White oak is the preferred host, but most other oak species (in the Northeast) are also highly susceptible, as well as many other deciduous species. This includes maple, birch, poplar, willow, apple, hawthorn, and many others. Conifers, such as pine and spruce, may also be attacked when the preferred host plants are in short supply. While many trees can survive a year of defoliation from gypsy moth if they are otherwise healthy, consecutive years of defoliation can highly stress host trees. These stressed plants then become more vulnerable to secondary pests, such as certain wood-boring insects and decay fungi.
The gypsy moth accidentally escaped the home of E. Leopold Trouvelot and was introduced into the US in Medford, Mass. in the late 1860’s. He had intentionally brought it to his home in Massachusetts, from France, to study the insect with an interest in silk production. Since then, gypsy moth has spread throughout the Northeast and well beyond. It can be a serious pest of trees and a nuisance due to the irritating hairs on its body and the copious amount of excrement (frass) that it produces in high population years.
The gypsy moth overwinters as an egg in a cluster of 500 or more eggs (Figures 1 and 2). Eggs typically hatch in the spring during the first week in May in Massachusetts, but variations in climate and spring weather can either accelerate or delay egg hatching. Once hatched, the tiny, hairy caterpillars may remain in the lower forest canopy or, when in high populations, migrate upwards to the tree tops, where each one then spins down on a long silken thread. The tiny caterpillars hang in the air waiting for a strong wind to break the thread and carry them to a new location. This process of dispersal is known as “ballooning” and is somewhat common in caterpillar species where the adult females do not fly. It is the only silk that this species produces. Gypsy moth caterpillars do not make silken webs or tents. This type of dispersal helps young larvae relocate to more favorable hosts, such as oaks, while factors such as food quality (species composition) and the availability of suitable areas to hide during the day (such as in rough oak bark) may affect gypsy moth dispersal patterns. Population sizes of this pest can change dramatically from one year to the next.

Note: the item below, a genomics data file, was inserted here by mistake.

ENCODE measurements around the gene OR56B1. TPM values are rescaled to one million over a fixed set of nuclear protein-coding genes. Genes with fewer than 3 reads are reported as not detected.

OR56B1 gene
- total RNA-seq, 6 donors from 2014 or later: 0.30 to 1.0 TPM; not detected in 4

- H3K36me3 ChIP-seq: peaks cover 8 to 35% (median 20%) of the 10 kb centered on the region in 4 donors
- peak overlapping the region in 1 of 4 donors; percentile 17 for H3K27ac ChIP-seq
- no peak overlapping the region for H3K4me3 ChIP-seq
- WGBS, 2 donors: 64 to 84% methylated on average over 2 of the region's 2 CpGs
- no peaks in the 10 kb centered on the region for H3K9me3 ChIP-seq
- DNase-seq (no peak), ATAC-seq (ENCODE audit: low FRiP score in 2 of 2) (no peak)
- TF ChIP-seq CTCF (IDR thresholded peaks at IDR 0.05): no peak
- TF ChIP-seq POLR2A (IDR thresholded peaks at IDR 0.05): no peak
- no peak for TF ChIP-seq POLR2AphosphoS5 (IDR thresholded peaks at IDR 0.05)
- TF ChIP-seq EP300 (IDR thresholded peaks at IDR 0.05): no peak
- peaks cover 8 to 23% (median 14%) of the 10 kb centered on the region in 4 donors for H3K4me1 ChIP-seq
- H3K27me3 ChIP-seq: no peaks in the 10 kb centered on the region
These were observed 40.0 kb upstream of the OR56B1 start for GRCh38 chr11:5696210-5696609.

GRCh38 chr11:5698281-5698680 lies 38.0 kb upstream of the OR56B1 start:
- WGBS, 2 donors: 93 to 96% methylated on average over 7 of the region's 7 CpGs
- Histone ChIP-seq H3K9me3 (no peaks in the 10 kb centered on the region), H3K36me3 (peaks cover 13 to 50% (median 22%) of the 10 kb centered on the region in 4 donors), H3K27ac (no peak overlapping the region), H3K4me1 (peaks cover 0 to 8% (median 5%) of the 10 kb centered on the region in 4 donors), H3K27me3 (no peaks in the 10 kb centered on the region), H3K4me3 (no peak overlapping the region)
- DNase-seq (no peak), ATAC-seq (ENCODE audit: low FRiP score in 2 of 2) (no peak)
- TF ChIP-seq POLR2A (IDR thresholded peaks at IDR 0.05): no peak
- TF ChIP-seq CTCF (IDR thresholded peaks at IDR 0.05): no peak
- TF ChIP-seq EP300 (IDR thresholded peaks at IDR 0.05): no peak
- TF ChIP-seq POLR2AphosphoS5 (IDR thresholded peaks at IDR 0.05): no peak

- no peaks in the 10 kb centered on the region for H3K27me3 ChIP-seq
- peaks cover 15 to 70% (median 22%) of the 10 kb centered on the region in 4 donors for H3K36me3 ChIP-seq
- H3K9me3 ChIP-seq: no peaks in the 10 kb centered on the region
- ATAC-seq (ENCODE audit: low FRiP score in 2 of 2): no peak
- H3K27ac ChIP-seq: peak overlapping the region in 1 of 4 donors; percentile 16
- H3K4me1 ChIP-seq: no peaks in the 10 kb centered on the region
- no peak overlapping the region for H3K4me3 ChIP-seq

Once the caterpillars settle on a new host, they begin feeding on the foliage. Small to moderate sized populations will often feed at night and come down out of the trees during daylight hours to avoid predators and parasites. Caterpillars in high populations usually stay in the trees around the clock due to intense competition for foliage.
While gypsy moth caterpillars are only 1/16 of an inch in length when they hatch, they may exceed 3 inches in length by the time they pupate, usually about six weeks later. The caterpillars have hairy bodies; along the length of their backs, they have five pairs of blue dots followed by six pairs of red dots (Figure 3). The caterpillar stage typically lasts until about the third week in June in Massachusetts, whereupon they pupate (Figure 4). Adults start to appear by late June/early July. Neither the male nor female adult moths feed.
Adult male gypsy moths are brown with black markings and have highly feathered antennae (Figure 5). Female moths are white with black markings and have straight, threadlike black antennae; female gypsy moths do not fl y (Figure 1). Gypsy moth caterpillars have numerous hairs on their bodies, as do the adults. Many people experience allergy-type reactions to these hairs. Symptoms range from itchy skin irritation to sinus allergies with itchy eyes and a runny nose.